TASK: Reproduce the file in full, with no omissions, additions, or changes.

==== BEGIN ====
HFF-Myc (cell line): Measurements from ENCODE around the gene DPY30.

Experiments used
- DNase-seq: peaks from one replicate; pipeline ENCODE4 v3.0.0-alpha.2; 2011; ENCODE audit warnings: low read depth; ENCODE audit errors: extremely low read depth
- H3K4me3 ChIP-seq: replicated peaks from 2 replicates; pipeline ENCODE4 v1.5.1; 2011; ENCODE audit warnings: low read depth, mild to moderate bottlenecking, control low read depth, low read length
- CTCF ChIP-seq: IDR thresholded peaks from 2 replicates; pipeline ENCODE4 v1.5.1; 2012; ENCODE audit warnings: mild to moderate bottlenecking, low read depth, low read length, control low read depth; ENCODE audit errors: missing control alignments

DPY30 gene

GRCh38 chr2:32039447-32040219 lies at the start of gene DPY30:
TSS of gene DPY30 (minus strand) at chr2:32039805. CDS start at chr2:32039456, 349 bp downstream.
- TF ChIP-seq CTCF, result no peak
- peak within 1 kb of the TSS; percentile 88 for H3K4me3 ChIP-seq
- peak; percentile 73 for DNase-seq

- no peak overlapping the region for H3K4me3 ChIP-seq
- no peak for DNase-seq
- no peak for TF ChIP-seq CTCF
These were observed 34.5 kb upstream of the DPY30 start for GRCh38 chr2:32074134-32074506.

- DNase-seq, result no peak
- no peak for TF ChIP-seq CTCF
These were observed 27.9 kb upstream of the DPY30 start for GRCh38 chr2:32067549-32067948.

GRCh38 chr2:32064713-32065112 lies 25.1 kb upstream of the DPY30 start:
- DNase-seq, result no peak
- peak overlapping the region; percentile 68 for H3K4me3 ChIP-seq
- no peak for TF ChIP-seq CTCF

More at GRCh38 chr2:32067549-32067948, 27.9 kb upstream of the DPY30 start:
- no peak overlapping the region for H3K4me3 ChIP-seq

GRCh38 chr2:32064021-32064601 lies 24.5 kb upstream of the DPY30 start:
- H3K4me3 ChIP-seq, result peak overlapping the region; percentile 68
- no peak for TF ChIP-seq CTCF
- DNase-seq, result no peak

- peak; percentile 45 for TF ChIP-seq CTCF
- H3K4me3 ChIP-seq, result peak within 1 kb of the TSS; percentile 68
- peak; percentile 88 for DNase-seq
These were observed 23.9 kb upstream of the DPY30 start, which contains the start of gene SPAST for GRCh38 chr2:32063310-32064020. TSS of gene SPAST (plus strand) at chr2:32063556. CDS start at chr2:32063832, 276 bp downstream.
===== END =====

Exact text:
HFF-Myc (cell line): Measurements from ENCODE around the gene DPY30.

Experiments used
- DNase-seq: peaks from one replicate; pipeline ENCODE4 v3.0.0-alpha.2; 2011; ENCODE audit warnings: low read depth; ENCODE audit errors: extremely low read depth
- H3K4me3 ChIP-seq: replicated peaks from 2 replicates; pipeline ENCODE4 v1.5.1; 2011; ENCODE audit warnings: low read depth, mild to moderate bottlenecking, control low read depth, low read length
- CTCF ChIP-seq: IDR thresholded peaks from 2 replicates; pipeline ENCODE4 v1.5.1; 2012; ENCODE audit warnings: mild to moderate bottlenecking, low read depth, low read length, control low read depth; ENCODE audit errors: missing control alignments

DPY30 gene

GRCh38 chr2:32039447-32040219 lies at the start of gene DPY30:
TSS of gene DPY30 (minus strand) at chr2:32039805. CDS start at chr2:32039456, 349 bp downstream.
- TF ChIP-seq CTCF, result no peak
- peak within 1 kb of the TSS; percentile 88 for H3K4me3 ChIP-seq
- peak; percentile 73 for DNase-seq

- no peak overlapping the region for H3K4me3 ChIP-seq
- no peak for DNase-seq
- no peak for TF ChIP-seq CTCF
These were observed 34.5 kb upstream of the DPY30 start for GRCh38 chr2:32074134-32074506.

- DNase-seq, result no peak
- no peak for TF ChIP-seq CTCF
These were observed 27.9 kb upstream of the DPY30 start for GRCh38 chr2:32067549-32067948.

GRCh38 chr2:32064713-32065112 lies 25.1 kb upstream of the DPY30 start:
- DNase-seq, result no peak
- peak overlapping the region; percentile 68 for H3K4me3 ChIP-seq
- no peak for TF ChIP-seq CTCF

More at GRCh38 chr2:32067549-32067948, 27.9 kb upstream of the DPY30 start:
- no peak overlapping the region for H3K4me3 ChIP-seq

GRCh38 chr2:32064021-32064601 lies 24.5 kb upstream of the DPY30 start:
- H3K4me3 ChIP-seq, result peak overlapping the region; percentile 68
- no peak for TF ChIP-seq CTCF
- DNase-seq, result no peak

- peak; percentile 45 for TF ChIP-seq CTCF
- H3K4me3 ChIP-seq, result peak within 1 kb of the TSS; percentile 68
- peak; percentile 88 for DNase-seq
These were observed 23.9 kb upstream of the DPY30 start, which contains the start of gene SPAST for GRCh38 chr2:32063310-32064020. TSS of gene SPAST (plus strand) at chr2:32063556. CDS start at chr2:32063832, 276 bp downstream.